A convicted heroin dealer had her judicial release revoked Tuesday and was ordered to serve the rest of her three-year prison term.
Former Norwalk resident Jennifer J. Reynolds, 35, will be serving about 23 months behind bars for violating the terms of her early release. In November 2009, she was sentenced to three years in prison for trafficking in heroin.
Since Reynolds is indigent, Huron County Common Pleas Judge Jim Conway waived the earlier $5,000 fine.
On Tuesday, the defendant admitted to violating her judicial release by selling nine doses of heroin to a confidential informant used by the Norwalk Police Department at a Milan Avenue business Aug. 31. Conway said after her arrest that same day, police found an additional 30 doses on Reynolds and she tested positive for opiates and oxycodone when she submitted a urine sample.
After the transaction, police used a warrant at the defendant's then-Chatham Street home.
"(Officers) busted in the door when nobody answered the door," Huron County Prosecutor Russell Leffler said.
Also, the Sandusky Police Department charged Reynolds with drug abuse in connection with a July 19 traffic stop, which was another violation of her judicial release. That felony case is pending in Sandusky Municipal Court.
"She regrets getting back into this mess," said Huron County Public Defender David Longo, who also said when Reynolds "fell, she fell hard."
During Tuesday's hearing, Reynolds pleaded guilty to possession of heroin for the Aug. 31 controlled drug buy and subsequent bust. As part of a plea deal, prosecutors dismissed one count of trafficking in heroin. Reynolds was sentenced to one year in prison, which she will serve at the same time as her other sentence.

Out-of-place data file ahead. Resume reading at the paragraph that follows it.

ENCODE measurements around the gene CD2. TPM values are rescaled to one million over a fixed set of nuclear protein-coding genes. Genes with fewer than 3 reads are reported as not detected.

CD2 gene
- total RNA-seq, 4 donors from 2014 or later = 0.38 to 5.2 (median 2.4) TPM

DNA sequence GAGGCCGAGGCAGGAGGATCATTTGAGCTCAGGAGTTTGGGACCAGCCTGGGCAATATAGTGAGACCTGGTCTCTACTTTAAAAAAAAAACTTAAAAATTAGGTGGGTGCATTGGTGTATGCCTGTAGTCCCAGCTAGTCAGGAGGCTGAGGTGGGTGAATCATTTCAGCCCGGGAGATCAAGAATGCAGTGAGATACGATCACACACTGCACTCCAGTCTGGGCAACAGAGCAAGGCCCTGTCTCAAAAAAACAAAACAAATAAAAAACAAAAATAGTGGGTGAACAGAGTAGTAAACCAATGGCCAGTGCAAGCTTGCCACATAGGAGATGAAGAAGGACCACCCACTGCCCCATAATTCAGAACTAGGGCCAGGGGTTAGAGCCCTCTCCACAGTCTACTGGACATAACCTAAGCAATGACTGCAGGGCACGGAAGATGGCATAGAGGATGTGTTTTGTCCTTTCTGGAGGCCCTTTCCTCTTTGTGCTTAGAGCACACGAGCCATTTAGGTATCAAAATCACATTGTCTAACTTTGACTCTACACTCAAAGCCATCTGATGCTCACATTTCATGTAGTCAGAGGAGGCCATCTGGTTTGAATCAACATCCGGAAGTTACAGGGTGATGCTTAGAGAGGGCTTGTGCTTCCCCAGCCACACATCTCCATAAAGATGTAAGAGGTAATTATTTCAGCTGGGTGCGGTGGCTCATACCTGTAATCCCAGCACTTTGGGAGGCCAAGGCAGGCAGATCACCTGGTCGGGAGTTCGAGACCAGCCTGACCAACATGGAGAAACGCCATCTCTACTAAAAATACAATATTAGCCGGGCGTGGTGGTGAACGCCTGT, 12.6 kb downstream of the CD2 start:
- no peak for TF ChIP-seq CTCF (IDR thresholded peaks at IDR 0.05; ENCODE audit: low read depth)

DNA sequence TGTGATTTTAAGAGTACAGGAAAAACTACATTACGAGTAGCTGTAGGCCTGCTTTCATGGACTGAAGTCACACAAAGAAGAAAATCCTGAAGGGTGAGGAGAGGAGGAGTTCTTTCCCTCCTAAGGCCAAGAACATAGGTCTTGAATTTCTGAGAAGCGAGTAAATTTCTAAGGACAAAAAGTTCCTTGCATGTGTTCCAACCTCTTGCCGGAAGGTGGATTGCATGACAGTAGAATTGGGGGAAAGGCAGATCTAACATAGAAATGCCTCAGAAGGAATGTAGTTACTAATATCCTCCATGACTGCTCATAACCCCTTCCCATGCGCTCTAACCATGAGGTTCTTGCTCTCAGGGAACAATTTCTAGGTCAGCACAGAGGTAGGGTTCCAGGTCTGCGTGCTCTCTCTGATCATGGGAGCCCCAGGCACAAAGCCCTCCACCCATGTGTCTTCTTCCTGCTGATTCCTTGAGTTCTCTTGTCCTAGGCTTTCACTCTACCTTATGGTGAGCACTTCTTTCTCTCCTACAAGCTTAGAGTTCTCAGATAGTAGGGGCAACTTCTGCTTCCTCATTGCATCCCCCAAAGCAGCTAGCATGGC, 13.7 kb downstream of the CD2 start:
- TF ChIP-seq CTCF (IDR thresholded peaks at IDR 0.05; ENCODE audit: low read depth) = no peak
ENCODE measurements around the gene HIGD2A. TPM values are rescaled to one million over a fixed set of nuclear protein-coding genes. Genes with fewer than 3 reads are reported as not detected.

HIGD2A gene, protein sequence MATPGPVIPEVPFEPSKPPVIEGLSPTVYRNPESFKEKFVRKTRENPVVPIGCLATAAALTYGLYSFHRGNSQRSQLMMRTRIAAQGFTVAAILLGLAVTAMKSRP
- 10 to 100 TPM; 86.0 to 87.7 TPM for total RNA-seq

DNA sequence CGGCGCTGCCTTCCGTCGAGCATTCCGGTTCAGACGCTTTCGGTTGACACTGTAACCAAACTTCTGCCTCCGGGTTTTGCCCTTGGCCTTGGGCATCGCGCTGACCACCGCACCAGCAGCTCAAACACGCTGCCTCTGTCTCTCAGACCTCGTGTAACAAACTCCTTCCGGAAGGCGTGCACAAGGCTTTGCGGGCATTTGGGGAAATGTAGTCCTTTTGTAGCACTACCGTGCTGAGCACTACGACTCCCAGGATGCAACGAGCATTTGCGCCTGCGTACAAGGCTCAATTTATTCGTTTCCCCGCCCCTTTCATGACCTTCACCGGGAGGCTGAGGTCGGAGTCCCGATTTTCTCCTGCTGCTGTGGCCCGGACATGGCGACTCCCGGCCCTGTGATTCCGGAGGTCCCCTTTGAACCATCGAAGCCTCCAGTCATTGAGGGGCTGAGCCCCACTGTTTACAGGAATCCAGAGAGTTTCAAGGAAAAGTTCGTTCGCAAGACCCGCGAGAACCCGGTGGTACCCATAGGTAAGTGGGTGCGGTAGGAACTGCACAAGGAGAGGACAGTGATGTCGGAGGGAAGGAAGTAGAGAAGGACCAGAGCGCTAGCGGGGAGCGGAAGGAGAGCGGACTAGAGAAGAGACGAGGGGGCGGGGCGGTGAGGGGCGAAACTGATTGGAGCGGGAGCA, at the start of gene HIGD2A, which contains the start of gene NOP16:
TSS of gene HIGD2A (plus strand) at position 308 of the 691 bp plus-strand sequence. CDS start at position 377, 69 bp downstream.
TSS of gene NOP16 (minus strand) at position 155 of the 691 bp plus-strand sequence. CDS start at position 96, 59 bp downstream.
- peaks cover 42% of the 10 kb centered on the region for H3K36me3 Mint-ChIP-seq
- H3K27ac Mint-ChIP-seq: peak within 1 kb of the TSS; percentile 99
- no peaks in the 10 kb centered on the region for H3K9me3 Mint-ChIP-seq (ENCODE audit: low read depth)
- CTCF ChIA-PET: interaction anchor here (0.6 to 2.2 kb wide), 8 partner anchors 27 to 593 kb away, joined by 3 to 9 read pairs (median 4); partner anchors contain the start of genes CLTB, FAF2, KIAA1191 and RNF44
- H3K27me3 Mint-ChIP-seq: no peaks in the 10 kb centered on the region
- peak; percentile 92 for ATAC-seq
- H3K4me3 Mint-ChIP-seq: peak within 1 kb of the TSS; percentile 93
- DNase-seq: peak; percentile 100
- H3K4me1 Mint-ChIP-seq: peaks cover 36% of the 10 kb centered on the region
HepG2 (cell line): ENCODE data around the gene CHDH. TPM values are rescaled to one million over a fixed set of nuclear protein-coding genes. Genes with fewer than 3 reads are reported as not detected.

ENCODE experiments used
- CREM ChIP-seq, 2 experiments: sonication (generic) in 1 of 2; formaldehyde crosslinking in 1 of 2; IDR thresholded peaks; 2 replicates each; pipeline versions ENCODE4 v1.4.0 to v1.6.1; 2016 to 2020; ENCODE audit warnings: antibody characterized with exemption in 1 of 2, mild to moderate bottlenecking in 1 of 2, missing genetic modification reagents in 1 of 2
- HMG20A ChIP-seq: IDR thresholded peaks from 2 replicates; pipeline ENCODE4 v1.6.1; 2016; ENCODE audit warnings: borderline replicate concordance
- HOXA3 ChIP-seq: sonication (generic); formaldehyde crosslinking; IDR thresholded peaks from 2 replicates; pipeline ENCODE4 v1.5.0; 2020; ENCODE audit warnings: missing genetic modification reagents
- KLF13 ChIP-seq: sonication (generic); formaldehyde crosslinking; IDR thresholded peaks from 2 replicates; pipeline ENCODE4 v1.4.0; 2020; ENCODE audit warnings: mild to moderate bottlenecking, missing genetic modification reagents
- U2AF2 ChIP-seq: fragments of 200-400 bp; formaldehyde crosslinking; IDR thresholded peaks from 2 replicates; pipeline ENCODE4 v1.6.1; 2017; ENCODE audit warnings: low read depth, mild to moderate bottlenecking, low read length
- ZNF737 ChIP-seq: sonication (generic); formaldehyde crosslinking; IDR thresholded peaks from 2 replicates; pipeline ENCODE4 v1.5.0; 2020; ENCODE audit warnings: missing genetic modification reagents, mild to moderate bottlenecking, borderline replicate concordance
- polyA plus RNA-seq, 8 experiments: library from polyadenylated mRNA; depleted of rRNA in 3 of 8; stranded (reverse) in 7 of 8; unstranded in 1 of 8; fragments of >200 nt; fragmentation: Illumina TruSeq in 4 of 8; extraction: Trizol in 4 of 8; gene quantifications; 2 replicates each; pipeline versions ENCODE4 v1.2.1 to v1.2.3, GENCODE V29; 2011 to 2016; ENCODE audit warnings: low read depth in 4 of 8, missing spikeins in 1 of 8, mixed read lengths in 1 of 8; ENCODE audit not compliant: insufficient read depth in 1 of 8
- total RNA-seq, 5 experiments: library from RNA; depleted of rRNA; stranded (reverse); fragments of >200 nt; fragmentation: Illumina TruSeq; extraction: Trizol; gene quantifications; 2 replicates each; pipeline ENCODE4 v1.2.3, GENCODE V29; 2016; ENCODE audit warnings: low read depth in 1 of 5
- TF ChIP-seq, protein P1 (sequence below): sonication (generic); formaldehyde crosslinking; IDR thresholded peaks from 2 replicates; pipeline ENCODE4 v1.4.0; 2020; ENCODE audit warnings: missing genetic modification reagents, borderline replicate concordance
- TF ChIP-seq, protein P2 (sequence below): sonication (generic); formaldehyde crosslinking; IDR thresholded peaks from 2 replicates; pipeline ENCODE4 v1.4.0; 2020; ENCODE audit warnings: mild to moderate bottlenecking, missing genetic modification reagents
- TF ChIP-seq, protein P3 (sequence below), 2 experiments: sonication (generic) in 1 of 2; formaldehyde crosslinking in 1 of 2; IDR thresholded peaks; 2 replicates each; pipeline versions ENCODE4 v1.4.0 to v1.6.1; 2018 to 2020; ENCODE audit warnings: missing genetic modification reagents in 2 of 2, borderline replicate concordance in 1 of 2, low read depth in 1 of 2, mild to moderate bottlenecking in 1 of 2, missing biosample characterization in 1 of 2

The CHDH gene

Reynolds successfully completed a four- to six-month program at a community-based corrections facility Sept. 23, 2011. She went to a CBCF, a form of prison which focuses on substance abuse treatment and education, after being released early from standard prison. About a year later, probation officers downgraded Reynolds from intensive supervision to basic.
Leffler said Reynolds has an ongoing drug problem and insists on using drugs even though she has a 15-year-old daughter, so he said the state has no choice but to send the defendant back to prison.
Reynolds, who didn't speak on her own behalf Tuesday except to say she understood her rights, wiped tears from her face near the end of her sentencing hearing.
Leffler said the state wouldn't be opposed to having Reynolds placed in Teen Challenge once she's released from prison. The defendant earlier was accepted into Teen Challenge, a Christian based, year-long program for people of all ages with life-controlling addictions of various types.